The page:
The INHFA has claimed that its Budget 2022 proposals can deliver for almost 100,000 farmers in Ireland.
The farm group has proposed a series of short and medium-term interventions for sheep and suckler farmers.
It has called on the government to ensure that it caters for all farmers in the upcoming budget. Its leader, Colm O’Donnell, cited a lack of access to critical schemes as an issue for several members.
INHFA’s Budget 2022 proposals include:
- Sheep sector: It has called for a doubling of the budget for the Sheep Welfare Scheme. This, with an updated reference year, it claims, can deliver €20/ewe. In relation to developing an Irish woolen industry, it has outlined details relating to R&D funding with a budget request of €3m.
- Suckler-beef sector: Last autumn, the government made €6m in funding available over three years to help develop markets for naturally reared suckler beef. The group acknowledged that progress has been made on this. “There is potential to expand it, which is why we are now seeking additional funding of a further €6m.” INHFA is seeking an additional €60m for the BEEP-S in 2022 to deliver an overall budget of €100m. This is in addition to the BDGP, which the government committed to rolling over for two years in last year’s budget.
- Agri-environmental schemes. With GLAS rolling over for the coming year, the INHFA has requested €100m for a one-year agri-environmental scheme to accommodate the “many” farmers currently frozen out of GLAS and the new REAP.
- Areas of Natural Constraint (ANC) It has called for an increased budget allocation of €25m to deliver a total budget of €275m. This will see increased payments for all qualifying farmers and deliver a maximum payment of €5,000.
Climate change, biodiversity loss and forestry
- The group highlighted that climate change and biodiversity loss are two issues that will dominate for the foreseeable future. It said new proposals to address this could see an increase in the area of land designated. Currently, farmers with these designations have “shouldered an unfair burden”, which the government must address. At EU level, the cost of this burden is assessed at €150/ha/year. “If the state is serious about a just-transition, they should provide a budget of €120m/year to pay farmers/landowners affected.”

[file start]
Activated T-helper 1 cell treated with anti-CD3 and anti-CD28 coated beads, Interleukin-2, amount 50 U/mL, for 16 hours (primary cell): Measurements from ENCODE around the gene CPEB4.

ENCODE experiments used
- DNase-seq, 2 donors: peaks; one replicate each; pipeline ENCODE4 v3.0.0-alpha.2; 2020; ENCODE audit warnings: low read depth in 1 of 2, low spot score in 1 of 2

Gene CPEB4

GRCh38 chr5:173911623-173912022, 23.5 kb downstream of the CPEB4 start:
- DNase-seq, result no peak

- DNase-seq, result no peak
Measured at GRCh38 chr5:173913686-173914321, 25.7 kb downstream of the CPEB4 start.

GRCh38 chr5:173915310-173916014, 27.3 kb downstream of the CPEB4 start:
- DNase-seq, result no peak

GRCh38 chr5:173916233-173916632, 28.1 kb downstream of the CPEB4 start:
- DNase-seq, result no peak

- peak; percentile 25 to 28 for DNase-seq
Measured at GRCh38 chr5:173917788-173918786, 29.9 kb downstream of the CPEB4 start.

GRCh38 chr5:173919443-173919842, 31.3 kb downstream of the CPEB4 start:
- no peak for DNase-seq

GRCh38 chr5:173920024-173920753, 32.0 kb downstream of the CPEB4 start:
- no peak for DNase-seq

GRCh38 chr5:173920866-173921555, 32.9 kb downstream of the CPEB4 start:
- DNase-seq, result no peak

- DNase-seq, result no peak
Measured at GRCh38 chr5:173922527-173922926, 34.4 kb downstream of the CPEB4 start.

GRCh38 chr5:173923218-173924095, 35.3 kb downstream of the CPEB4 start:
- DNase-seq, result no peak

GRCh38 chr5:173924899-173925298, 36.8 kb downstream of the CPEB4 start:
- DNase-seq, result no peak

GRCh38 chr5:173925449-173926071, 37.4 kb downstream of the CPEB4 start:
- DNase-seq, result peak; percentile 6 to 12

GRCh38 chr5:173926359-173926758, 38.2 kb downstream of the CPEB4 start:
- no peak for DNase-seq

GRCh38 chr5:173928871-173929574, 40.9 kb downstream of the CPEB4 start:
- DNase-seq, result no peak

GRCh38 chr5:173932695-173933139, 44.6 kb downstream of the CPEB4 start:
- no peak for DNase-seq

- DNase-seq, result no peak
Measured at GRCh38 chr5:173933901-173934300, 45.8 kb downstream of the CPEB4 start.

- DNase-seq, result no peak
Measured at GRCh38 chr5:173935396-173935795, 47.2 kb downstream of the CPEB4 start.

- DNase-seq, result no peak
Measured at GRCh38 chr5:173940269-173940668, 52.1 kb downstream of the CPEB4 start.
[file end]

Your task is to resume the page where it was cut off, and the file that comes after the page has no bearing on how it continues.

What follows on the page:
- Forestry: INHFA is seeking a “dramatic” change in policy that will end state funding for multinationals and pension funds. Also, it said the government must ensure afforestation scheme funds are instead only used to encourage “genuine” farmers to plant a portion of their holdings with commercial broadleaf or native woodlands. Furthermore, it views a policy change such as this as “attractive to all farmers”. In doing so, it believes all farmers can make a positive contribution to biodiversity and climate change.
Farm safety and social schemes
According to the president, the organisation has also made proposals around tax reform to prioritise measures around farm safety.
“In addition to this, we have sought changes to the Farm Assist Scheme. We have proposed increasing the number of places in the Rural Social Scheme and ending the six-year cap on participation.”
As we reported, Vincent Roddy will succeed Colm O’Donnell as president of the Irish Natura & Hill Farmers’ Association (INHFA) later this month.